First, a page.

Cacao, an ancient art of the present

Our reception is a replic of  the Old Hacienda Uxmal, history of the important sugar estate of the family Peón, built around 14th century.

The Hacienda keeps its architecture intact in honor of its colonial and Mayan past, for having been built on ancient Mayan ruins. Spaces have been adapted to recover the history of cocoa, while being a refuge for local flora and fauna.


A contemporary museum

Choco-Story is an interactive museum. It places its visitors as protagonists, moving away from all conventionality.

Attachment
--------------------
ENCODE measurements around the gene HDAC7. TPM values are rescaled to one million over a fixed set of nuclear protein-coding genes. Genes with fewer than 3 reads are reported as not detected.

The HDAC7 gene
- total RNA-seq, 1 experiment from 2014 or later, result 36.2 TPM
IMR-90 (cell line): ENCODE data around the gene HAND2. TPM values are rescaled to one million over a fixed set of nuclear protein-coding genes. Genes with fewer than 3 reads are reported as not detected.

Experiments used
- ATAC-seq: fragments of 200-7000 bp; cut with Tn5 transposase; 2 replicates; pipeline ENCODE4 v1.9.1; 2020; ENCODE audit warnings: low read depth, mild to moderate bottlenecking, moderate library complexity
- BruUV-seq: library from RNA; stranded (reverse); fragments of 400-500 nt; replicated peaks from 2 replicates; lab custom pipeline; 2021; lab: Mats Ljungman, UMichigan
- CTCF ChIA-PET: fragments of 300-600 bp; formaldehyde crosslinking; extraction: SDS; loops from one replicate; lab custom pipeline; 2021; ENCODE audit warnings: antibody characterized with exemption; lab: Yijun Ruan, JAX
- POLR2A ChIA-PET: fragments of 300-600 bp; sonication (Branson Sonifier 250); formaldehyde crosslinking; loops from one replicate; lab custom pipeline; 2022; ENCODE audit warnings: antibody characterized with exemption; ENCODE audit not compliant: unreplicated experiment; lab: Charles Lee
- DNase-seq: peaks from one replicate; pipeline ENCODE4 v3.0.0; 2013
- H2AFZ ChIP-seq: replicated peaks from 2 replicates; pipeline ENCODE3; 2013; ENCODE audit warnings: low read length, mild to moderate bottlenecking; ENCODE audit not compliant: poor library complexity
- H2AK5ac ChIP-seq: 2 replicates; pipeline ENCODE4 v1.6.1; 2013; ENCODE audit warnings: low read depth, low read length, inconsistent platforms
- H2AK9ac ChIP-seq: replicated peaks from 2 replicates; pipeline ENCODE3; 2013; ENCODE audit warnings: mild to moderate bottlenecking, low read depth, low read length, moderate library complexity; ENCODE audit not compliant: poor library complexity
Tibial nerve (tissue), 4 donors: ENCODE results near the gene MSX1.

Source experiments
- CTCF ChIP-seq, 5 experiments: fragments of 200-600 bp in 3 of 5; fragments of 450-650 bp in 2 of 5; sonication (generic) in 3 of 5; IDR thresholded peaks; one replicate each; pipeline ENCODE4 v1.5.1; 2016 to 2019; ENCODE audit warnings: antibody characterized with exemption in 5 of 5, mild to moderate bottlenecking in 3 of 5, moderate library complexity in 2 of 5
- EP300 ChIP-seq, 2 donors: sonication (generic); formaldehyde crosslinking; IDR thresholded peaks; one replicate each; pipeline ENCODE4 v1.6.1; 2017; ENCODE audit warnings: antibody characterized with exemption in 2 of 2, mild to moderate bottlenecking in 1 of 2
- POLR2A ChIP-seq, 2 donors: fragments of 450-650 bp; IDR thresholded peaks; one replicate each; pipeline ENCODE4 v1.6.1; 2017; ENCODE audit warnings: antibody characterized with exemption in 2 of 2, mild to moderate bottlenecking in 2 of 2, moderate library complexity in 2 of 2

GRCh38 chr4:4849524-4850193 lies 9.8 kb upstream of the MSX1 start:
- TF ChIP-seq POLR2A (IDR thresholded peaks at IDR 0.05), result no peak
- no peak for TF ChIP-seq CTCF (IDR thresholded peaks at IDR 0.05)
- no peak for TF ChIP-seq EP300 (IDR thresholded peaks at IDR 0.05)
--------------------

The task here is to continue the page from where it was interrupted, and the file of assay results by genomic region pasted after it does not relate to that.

We have 6 permanent rooms, each of which represents an important aspect in the history of cocoa, a timeline from fruit to chocolate today.


Recovering the ancient history

The cocoa tree grows in the wild in the northwestern part of the Amazon basin. The Olmecs were the first to grow cocoa more than 2,000 years ago B.C. 
The Maya continued this tradition. At the time, cocoa was a ritual brew called “chokoj ha” (hot water) composed of toasted and ground cocoa beans, mixed with water and spices (pepper, pepper spice and flowers). At that time, cocoa beans were also used as currency.
In the 14th century, the Aztecs invaded the Mayan territory. The importance of cocoa was maintained and reinforced until the arrival of the Spaniards, who imported cocoa to Europe, where chocolate was born as we know it today.